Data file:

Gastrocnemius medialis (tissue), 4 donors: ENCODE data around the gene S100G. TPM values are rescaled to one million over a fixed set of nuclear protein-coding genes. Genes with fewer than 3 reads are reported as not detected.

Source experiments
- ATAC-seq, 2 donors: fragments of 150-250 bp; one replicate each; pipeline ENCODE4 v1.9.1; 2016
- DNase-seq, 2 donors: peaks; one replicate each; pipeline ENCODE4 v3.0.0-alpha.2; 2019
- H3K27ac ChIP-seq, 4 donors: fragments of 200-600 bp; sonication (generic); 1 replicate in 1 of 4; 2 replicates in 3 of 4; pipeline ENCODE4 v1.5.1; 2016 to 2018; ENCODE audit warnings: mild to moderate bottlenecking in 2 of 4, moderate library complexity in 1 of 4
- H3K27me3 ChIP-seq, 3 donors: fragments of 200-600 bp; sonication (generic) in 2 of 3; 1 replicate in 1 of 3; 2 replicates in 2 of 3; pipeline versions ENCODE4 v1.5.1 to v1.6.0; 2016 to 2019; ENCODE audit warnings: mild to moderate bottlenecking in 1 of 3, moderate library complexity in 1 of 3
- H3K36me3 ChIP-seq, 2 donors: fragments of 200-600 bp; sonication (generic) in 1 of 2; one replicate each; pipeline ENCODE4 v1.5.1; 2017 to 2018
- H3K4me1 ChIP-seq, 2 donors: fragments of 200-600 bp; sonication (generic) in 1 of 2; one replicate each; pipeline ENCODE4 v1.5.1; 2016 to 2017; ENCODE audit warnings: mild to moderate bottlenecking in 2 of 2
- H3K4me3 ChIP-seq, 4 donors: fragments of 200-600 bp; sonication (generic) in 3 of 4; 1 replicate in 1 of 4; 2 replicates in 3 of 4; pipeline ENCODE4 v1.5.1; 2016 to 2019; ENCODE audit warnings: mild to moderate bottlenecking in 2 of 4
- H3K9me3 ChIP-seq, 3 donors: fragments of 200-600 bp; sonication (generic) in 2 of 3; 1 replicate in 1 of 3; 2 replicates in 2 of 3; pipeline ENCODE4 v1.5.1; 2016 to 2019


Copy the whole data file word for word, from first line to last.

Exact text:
Gastrocnemius medialis (tissue), 4 donors: ENCODE data around the gene S100G. TPM values are rescaled to one million over a fixed set of nuclear protein-coding genes. Genes with fewer than 3 reads are reported as not detected.

Source experiments
- ATAC-seq, 2 donors: fragments of 150-250 bp; one replicate each; pipeline ENCODE4 v1.9.1; 2016
- DNase-seq, 2 donors: peaks; one replicate each; pipeline ENCODE4 v3.0.0-alpha.2; 2019
- H3K27ac ChIP-seq, 4 donors: fragments of 200-600 bp; sonication (generic); 1 replicate in 1 of 4; 2 replicates in 3 of 4; pipeline ENCODE4 v1.5.1; 2016 to 2018; ENCODE audit warnings: mild to moderate bottlenecking in 2 of 4, moderate library complexity in 1 of 4
- H3K27me3 ChIP-seq, 3 donors: fragments of 200-600 bp; sonication (generic) in 2 of 3; 1 replicate in 1 of 3; 2 replicates in 2 of 3; pipeline versions ENCODE4 v1.5.1 to v1.6.0; 2016 to 2019; ENCODE audit warnings: mild to moderate bottlenecking in 1 of 3, moderate library complexity in 1 of 3
- H3K36me3 ChIP-seq, 2 donors: fragments of 200-600 bp; sonication (generic) in 1 of 2; one replicate each; pipeline ENCODE4 v1.5.1; 2017 to 2018
- H3K4me1 ChIP-seq, 2 donors: fragments of 200-600 bp; sonication (generic) in 1 of 2; one replicate each; pipeline ENCODE4 v1.5.1; 2016 to 2017; ENCODE audit warnings: mild to moderate bottlenecking in 2 of 2
- H3K4me3 ChIP-seq, 4 donors: fragments of 200-600 bp; sonication (generic) in 3 of 4; 1 replicate in 1 of 4; 2 replicates in 3 of 4; pipeline ENCODE4 v1.5.1; 2016 to 2019; ENCODE audit warnings: mild to moderate bottlenecking in 2 of 4
- H3K9me3 ChIP-seq, 3 donors: fragments of 200-600 bp; sonication (generic) in 2 of 3; 1 replicate in 1 of 3; 2 replicates in 2 of 3; pipeline ENCODE4 v1.5.1; 2016 to 2019